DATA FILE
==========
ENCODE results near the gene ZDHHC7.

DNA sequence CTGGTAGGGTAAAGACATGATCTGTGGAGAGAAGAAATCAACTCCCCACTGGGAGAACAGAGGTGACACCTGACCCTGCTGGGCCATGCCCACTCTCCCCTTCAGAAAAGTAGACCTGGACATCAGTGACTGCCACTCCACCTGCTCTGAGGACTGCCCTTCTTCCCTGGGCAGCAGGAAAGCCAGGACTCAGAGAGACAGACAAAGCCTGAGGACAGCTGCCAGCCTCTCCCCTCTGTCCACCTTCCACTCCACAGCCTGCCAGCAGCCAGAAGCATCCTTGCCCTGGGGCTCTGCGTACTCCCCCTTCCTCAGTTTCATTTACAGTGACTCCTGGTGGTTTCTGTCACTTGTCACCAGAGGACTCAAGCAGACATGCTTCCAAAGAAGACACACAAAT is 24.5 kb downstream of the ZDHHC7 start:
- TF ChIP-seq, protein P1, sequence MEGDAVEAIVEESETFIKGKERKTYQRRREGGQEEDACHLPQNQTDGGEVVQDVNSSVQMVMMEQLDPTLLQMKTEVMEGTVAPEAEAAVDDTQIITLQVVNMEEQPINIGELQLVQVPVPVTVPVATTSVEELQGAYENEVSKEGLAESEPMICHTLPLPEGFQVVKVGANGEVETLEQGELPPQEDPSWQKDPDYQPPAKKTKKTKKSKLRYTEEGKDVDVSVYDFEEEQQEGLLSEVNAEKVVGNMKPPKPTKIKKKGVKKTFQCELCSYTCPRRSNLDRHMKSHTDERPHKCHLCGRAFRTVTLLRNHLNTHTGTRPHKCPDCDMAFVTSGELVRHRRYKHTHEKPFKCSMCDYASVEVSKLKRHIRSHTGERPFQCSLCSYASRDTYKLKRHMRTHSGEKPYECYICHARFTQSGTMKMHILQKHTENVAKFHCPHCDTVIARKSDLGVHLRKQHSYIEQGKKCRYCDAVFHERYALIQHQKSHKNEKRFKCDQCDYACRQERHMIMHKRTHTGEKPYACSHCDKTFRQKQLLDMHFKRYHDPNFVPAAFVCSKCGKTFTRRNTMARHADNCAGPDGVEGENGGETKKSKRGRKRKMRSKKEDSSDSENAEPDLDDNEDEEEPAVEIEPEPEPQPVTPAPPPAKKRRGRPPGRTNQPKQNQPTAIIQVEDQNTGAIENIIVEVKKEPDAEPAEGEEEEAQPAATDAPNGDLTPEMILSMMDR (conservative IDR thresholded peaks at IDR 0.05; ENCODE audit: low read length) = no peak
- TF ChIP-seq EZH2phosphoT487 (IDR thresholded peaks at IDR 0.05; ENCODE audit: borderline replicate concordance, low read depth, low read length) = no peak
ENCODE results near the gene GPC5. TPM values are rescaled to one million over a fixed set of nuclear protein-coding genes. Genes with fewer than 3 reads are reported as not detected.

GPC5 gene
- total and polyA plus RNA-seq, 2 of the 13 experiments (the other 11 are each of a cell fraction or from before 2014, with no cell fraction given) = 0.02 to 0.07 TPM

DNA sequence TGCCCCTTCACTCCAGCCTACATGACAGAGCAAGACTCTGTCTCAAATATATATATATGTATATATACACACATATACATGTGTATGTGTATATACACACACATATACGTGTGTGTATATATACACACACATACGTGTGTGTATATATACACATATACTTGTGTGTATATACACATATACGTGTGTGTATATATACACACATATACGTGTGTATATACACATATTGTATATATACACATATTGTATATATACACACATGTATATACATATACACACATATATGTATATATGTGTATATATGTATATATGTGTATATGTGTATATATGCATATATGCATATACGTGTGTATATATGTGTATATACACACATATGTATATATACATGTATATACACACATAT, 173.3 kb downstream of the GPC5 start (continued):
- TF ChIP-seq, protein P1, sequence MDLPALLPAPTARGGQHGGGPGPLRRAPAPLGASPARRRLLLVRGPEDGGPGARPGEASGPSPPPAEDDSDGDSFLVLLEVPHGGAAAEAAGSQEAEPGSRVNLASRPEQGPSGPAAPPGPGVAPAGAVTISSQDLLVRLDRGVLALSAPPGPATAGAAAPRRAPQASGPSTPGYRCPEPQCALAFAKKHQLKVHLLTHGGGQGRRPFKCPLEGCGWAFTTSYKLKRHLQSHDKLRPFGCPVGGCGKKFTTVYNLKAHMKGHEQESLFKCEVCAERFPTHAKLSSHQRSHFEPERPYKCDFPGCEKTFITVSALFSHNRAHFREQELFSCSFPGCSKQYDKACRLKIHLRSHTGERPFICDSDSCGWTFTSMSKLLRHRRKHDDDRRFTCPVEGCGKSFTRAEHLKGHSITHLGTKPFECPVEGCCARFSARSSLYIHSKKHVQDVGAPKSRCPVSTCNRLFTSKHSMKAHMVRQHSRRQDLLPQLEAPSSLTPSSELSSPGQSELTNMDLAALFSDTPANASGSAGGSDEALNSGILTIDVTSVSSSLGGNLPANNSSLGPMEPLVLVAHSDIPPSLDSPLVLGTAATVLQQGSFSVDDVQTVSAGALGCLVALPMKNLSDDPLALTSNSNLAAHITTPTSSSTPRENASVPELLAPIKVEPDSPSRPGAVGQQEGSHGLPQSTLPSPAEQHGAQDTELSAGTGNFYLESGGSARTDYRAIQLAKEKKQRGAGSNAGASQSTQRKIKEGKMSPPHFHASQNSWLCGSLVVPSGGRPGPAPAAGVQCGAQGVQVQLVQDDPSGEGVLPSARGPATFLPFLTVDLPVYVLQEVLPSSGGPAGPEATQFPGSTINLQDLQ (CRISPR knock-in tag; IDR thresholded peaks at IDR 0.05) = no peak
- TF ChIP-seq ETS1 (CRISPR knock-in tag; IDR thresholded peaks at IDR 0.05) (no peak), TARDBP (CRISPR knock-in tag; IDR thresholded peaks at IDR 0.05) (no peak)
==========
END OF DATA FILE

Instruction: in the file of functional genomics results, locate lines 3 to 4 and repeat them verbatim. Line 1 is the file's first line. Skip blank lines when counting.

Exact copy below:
- TF ChIP-seq, protein P1, sequence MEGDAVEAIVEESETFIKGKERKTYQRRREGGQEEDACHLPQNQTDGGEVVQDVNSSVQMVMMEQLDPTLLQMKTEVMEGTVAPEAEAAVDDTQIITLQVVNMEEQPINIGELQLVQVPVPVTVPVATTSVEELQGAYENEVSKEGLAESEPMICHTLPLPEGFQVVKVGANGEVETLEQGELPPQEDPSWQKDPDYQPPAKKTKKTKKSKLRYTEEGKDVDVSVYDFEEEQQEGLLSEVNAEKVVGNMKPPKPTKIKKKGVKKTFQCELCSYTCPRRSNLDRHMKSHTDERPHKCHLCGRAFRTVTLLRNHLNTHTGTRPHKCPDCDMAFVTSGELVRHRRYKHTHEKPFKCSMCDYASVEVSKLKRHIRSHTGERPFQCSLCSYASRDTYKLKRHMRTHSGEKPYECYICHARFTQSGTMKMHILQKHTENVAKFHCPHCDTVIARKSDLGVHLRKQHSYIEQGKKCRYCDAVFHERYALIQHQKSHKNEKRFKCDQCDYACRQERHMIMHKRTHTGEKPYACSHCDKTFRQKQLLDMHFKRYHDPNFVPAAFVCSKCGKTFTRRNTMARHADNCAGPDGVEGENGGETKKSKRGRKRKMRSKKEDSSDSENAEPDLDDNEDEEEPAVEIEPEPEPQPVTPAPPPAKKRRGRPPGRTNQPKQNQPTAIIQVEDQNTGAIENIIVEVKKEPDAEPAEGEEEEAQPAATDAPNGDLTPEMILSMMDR (conservative IDR thresholded peaks at IDR 0.05; ENCODE audit: low read length) = no peak
- TF ChIP-seq EZH2phosphoT487 (IDR thresholded peaks at IDR 0.05; ENCODE audit: borderline replicate concordance, low read depth, low read length) = no peak